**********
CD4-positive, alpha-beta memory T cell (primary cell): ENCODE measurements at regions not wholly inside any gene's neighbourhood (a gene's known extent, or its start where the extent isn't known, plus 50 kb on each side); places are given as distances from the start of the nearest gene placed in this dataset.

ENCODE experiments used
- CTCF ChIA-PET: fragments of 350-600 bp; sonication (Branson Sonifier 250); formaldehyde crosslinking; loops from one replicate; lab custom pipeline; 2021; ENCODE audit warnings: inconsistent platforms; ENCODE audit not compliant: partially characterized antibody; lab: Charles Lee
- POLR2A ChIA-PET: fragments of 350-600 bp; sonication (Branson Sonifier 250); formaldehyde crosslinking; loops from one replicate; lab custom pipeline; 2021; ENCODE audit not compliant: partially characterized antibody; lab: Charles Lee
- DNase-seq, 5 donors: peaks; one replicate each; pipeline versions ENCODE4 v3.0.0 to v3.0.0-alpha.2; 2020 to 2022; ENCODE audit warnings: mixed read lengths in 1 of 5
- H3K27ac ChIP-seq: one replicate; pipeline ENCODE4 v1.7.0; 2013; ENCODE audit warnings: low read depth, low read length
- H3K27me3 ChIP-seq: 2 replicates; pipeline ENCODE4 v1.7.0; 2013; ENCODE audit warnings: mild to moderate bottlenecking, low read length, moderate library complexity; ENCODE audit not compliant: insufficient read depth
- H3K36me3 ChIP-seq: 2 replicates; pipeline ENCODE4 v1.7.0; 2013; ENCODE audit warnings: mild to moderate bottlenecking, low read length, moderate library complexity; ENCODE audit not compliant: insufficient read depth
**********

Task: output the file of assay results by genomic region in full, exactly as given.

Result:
CD4-positive, alpha-beta memory T cell (primary cell): ENCODE measurements at regions not wholly inside any gene's neighbourhood (a gene's known extent, or its start where the extent isn't known, plus 50 kb on each side); places are given as distances from the start of the nearest gene placed in this dataset.

ENCODE experiments used
- CTCF ChIA-PET: fragments of 350-600 bp; sonication (Branson Sonifier 250); formaldehyde crosslinking; loops from one replicate; lab custom pipeline; 2021; ENCODE audit warnings: inconsistent platforms; ENCODE audit not compliant: partially characterized antibody; lab: Charles Lee
- POLR2A ChIA-PET: fragments of 350-600 bp; sonication (Branson Sonifier 250); formaldehyde crosslinking; loops from one replicate; lab custom pipeline; 2021; ENCODE audit not compliant: partially characterized antibody; lab: Charles Lee
- DNase-seq, 5 donors: peaks; one replicate each; pipeline versions ENCODE4 v3.0.0 to v3.0.0-alpha.2; 2020 to 2022; ENCODE audit warnings: mixed read lengths in 1 of 5
- H3K27ac ChIP-seq: one replicate; pipeline ENCODE4 v1.7.0; 2013; ENCODE audit warnings: low read depth, low read length
- H3K27me3 ChIP-seq: 2 replicates; pipeline ENCODE4 v1.7.0; 2013; ENCODE audit warnings: mild to moderate bottlenecking, low read length, moderate library complexity; ENCODE audit not compliant: insufficient read depth
- H3K36me3 ChIP-seq: 2 replicates; pipeline ENCODE4 v1.7.0; 2013; ENCODE audit warnings: mild to moderate bottlenecking, low read length, moderate library complexity; ENCODE audit not compliant: insufficient read depth